A forecast turnaround in the oil and gas industry has been reflected by a strong turnout for day one of the 36th staging of the Australasian Oil & Gas Exhibition & Conference (AOG) in Perth today.
Organisers are estimating up to 8,000 attendees will pass through the doors of the Perth Convention and Exhibition Centre (PCEC) over the three days of AOG 2017 to see more than 300 exhibitors from 15 different countries display their wares and to hear key industry updates from leading oil and gas operating and service and supply companies, government and industry bodies.
Those industry discussions kicked off with a bang when Bernadette Cullinane, Deloitte’s National Oil & Gas Leader, told an AOG Media breakfast that there were definite signs that there are “green shoots” of positive growth appearing for the local industry.
In a presentation titled “Time to Thrive for Australian Oil & Gas”, Ms Cullinane said that there had been positive announcements both locally and internationally that the leading oil and gas companies were now increasing their spending after two to three years of cutbacks.
While some industry observers have noted that an unprecedented the period of “mega” project construction in Australia was coming to end, Ms Cullinane said those mega projects will now offer up massive new opportunities for the local oil and gas industry over the next 40 years.
Ms Cullinane has estimated that upwards of $550 billion dollars is likely to be needed to be invested on maintaining and upgrading Australia’s string of world class LNG projects over the next 25 years.
She also highlighted that there will be another significant industry opportunity with the future decommissioning of aging offshore oil and gas infrastructure – which could be worth anything up to $27 billion.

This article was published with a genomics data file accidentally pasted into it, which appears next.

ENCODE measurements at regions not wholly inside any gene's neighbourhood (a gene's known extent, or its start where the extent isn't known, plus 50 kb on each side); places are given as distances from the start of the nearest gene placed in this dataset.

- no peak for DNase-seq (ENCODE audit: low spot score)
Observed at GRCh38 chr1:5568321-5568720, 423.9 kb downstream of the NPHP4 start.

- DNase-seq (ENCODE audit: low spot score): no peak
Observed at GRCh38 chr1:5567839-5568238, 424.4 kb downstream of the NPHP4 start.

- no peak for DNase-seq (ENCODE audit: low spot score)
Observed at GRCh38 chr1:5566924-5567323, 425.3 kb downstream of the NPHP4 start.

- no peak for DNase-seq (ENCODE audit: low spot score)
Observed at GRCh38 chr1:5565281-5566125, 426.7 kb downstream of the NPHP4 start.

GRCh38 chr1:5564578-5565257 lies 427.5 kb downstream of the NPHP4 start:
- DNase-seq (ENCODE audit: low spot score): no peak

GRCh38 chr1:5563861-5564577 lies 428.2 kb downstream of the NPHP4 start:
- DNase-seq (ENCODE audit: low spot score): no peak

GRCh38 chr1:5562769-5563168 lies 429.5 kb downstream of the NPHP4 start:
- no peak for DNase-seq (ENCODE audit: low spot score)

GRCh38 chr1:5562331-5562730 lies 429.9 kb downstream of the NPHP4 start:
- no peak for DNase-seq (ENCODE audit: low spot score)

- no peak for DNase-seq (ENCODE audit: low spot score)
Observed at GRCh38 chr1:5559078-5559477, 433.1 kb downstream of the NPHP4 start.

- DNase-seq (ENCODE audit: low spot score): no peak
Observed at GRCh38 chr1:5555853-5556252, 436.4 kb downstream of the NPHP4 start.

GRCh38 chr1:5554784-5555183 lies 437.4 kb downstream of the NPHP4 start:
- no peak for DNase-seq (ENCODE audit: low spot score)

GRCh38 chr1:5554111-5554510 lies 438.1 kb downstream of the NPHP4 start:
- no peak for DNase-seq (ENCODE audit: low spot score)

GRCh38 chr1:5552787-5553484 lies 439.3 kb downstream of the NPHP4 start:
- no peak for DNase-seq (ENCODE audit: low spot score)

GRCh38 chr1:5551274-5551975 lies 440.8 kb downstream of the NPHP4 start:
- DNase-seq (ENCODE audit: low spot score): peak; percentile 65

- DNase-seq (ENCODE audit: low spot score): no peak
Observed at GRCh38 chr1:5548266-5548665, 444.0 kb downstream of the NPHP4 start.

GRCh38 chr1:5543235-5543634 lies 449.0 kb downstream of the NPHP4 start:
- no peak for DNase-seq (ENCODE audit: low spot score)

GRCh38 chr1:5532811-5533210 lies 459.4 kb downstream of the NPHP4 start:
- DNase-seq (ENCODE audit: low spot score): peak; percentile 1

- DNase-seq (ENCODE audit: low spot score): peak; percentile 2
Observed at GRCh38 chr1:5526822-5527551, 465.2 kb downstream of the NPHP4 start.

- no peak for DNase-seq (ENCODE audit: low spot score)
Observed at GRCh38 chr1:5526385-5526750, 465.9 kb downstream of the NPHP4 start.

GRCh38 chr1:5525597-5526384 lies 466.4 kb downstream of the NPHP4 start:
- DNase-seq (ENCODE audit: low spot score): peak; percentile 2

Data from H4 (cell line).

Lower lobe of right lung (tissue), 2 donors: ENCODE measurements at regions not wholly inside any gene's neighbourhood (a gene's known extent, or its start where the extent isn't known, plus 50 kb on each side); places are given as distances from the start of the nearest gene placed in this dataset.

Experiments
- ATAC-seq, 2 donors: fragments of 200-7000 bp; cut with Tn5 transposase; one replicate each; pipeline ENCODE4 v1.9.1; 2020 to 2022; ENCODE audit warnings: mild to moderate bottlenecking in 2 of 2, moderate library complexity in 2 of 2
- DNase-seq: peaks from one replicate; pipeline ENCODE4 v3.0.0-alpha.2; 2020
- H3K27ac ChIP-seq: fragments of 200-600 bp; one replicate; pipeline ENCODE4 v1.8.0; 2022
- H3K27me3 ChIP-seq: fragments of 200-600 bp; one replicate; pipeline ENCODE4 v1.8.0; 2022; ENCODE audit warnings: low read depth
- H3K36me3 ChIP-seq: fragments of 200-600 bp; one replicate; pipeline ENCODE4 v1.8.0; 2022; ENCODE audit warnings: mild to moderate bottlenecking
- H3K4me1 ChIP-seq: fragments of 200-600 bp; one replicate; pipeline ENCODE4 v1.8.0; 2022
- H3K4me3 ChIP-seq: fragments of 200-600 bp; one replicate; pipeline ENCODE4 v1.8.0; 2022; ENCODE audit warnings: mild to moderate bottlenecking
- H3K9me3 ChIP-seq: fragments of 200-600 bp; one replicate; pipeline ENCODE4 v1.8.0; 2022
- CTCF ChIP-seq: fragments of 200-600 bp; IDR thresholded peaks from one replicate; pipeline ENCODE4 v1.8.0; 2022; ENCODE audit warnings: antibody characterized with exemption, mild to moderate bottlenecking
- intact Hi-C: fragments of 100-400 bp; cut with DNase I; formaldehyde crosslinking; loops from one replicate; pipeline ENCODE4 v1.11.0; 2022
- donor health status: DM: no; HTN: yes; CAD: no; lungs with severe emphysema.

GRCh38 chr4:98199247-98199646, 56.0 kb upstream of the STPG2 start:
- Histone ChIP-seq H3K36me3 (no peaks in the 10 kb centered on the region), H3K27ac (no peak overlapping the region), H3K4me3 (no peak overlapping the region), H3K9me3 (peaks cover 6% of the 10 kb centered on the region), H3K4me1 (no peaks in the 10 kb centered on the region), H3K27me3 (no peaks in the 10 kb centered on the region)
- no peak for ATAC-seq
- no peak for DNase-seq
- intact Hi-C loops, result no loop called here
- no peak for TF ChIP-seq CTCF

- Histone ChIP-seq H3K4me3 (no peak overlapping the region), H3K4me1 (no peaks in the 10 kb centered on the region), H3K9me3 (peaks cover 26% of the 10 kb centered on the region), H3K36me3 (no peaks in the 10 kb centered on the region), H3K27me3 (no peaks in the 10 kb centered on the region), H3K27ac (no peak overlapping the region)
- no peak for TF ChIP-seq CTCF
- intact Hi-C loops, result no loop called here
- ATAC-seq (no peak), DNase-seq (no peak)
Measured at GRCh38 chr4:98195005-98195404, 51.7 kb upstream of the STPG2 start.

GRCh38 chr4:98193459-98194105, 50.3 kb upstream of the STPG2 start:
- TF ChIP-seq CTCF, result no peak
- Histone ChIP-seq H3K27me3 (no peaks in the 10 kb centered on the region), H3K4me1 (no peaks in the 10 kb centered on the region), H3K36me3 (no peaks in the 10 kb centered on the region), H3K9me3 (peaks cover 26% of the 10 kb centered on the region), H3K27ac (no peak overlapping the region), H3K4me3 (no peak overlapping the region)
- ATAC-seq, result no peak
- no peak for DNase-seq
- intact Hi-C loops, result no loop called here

The AOG 2017 was also the forum for National Energy Resources Australia (NERA) announcement of the release of its Sector Competitive Plan – a 10 year roadmap for the future of the energy resources sector in Australia.
NERA chief executive and AOG Collaboration Forum committee member, Miranda Taylor, says the country and industry needs to think outside the box to achieve generational, transformational change. If it did not do this, Australia would fail to realise the substantial social and economic benefits from the huge investment in resource projects over the last decade.
Ms Taylor said export opportunities would also be lost if industry leaders, researchers, SMEs (small to medium enterprises) and governments did not reset their thinking and find new connections and new business models, as would opportunities to commercialise new home grown technologies.
Speaking at the AOG 2017 Collaboration Forum, Woodside Chief technology officer Shaun Gregory emphasised the importance of developing the right culture and collecting the right people as the major key for innovation.
Identifying common problems, even between very remote industries is a first step in the collaboration process. Woodside, for example, is using its knowledge of pipelines to assist the medical industry in combating restricted blood flow as a result of plaque build-up within the veins.
Woodside has also been able to develop long-term projects with a number of research institutions, including Monash University and the University of Western Australia, collaborating to meet the publication needs of academia, while also delivering business solutions to the company.
AOG Event Director at Diversified Communications, Bill Hare, says the AOG 2017 Exhibition and Conference has got off to an exciting start.
“There has been a real buzz around the exhibition hall and our Collaboration, Subsea and Knowledge Forums have been a tremendous success with packed attendances for every session.
“We are extremely happy with the turnout and the enthusiasm from the attendees, presenter and exhibitors so far and we really look forward to an exciting two more days of the same,” Mr Hare.
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